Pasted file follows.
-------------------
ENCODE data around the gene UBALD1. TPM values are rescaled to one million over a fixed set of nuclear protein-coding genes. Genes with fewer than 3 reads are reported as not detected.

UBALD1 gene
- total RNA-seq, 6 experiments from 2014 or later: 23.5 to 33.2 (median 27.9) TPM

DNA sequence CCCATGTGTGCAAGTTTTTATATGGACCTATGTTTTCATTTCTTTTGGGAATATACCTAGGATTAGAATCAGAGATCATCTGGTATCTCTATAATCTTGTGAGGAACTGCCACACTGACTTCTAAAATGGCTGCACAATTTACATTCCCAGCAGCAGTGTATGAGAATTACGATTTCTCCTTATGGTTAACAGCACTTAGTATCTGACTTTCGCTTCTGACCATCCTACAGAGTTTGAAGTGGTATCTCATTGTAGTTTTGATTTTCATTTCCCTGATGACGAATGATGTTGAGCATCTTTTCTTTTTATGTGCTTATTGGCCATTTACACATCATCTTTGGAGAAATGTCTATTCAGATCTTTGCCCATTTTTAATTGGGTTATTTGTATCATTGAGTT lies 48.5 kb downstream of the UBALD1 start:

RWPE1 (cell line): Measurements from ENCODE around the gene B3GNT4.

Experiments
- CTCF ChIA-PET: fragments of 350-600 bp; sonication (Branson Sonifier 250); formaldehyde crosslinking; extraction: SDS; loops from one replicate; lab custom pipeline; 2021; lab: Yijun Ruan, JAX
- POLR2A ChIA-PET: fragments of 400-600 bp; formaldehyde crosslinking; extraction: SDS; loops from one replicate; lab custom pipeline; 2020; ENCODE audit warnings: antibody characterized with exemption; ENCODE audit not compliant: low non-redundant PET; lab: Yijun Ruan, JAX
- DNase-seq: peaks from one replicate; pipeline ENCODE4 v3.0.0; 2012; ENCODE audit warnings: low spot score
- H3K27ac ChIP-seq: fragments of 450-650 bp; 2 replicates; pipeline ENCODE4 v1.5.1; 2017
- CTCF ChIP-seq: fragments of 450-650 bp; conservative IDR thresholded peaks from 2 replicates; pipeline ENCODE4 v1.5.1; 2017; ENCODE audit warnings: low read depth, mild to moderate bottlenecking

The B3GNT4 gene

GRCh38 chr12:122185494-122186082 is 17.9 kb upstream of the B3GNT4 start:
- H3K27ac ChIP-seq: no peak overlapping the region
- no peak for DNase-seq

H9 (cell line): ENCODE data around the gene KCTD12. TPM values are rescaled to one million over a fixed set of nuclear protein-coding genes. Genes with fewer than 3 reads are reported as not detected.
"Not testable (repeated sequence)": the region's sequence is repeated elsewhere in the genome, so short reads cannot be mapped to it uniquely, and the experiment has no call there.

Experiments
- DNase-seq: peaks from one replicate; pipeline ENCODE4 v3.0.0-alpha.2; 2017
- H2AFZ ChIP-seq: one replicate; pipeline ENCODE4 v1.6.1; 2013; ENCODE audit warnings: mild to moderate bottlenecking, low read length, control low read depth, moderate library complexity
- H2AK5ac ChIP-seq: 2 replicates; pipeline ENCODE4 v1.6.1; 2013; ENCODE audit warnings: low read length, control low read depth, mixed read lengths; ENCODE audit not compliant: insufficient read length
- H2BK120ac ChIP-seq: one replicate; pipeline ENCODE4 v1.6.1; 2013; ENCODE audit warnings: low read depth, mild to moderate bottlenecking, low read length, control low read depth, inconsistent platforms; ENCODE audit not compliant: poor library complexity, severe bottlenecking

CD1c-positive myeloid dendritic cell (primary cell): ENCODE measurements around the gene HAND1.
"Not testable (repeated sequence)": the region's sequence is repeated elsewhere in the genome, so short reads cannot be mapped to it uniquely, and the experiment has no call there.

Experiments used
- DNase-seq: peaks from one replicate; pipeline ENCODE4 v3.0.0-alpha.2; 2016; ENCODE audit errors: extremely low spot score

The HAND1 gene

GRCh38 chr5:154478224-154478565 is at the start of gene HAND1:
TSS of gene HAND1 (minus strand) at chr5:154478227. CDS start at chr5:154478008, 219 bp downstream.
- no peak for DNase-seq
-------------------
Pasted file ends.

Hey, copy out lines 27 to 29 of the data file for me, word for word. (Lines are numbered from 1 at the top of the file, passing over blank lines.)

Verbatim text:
The HAND1 gene

GRCh38 chr5:154478224-154478565 is at the start of gene HAND1:
TSS of gene HAND1 (minus strand) at chr5:154478227. CDS start at chr5:154478008, 219 bp downstream.